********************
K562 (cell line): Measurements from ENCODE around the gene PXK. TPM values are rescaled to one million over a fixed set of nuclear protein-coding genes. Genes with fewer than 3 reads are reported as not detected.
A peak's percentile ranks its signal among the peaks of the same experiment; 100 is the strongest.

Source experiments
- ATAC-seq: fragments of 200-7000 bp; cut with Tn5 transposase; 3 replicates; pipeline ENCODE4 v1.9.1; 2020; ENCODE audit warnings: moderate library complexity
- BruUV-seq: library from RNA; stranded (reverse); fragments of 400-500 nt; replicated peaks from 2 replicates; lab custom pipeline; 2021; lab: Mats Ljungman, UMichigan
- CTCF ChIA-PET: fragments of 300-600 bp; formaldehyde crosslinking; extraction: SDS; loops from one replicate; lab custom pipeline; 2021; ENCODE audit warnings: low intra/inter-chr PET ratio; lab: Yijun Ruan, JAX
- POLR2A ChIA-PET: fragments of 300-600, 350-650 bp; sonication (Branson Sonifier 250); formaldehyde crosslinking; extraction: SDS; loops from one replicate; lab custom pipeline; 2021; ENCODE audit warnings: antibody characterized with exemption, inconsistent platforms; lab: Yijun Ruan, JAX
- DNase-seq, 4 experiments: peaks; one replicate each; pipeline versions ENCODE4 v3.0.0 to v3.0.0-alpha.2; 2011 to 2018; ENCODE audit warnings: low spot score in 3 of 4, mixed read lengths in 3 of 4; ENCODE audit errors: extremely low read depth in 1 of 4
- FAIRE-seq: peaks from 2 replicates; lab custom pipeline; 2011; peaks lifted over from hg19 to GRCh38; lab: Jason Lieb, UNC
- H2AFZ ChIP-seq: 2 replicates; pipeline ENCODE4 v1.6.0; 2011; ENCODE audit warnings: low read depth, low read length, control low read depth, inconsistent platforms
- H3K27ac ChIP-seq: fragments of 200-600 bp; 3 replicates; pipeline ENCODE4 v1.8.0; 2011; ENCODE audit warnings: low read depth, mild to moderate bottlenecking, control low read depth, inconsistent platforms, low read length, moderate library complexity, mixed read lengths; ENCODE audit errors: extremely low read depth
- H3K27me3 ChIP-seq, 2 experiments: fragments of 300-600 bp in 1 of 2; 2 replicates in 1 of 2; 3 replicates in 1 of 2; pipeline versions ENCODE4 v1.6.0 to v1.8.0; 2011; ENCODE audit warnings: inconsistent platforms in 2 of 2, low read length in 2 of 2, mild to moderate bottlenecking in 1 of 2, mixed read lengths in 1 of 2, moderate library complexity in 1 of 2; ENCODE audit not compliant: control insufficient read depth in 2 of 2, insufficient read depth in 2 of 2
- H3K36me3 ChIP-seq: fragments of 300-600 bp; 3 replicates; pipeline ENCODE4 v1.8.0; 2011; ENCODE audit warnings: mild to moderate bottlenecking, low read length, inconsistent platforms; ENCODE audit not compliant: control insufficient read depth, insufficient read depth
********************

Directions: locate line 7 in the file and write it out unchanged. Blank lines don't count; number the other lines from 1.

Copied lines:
- POLR2A ChIA-PET: fragments of 300-600, 350-650 bp; sonication (Branson Sonifier 250); formaldehyde crosslinking; extraction: SDS; loops from one replicate; lab custom pipeline; 2021; ENCODE audit warnings: antibody characterized with exemption, inconsistent platforms; lab: Yijun Ruan, JAX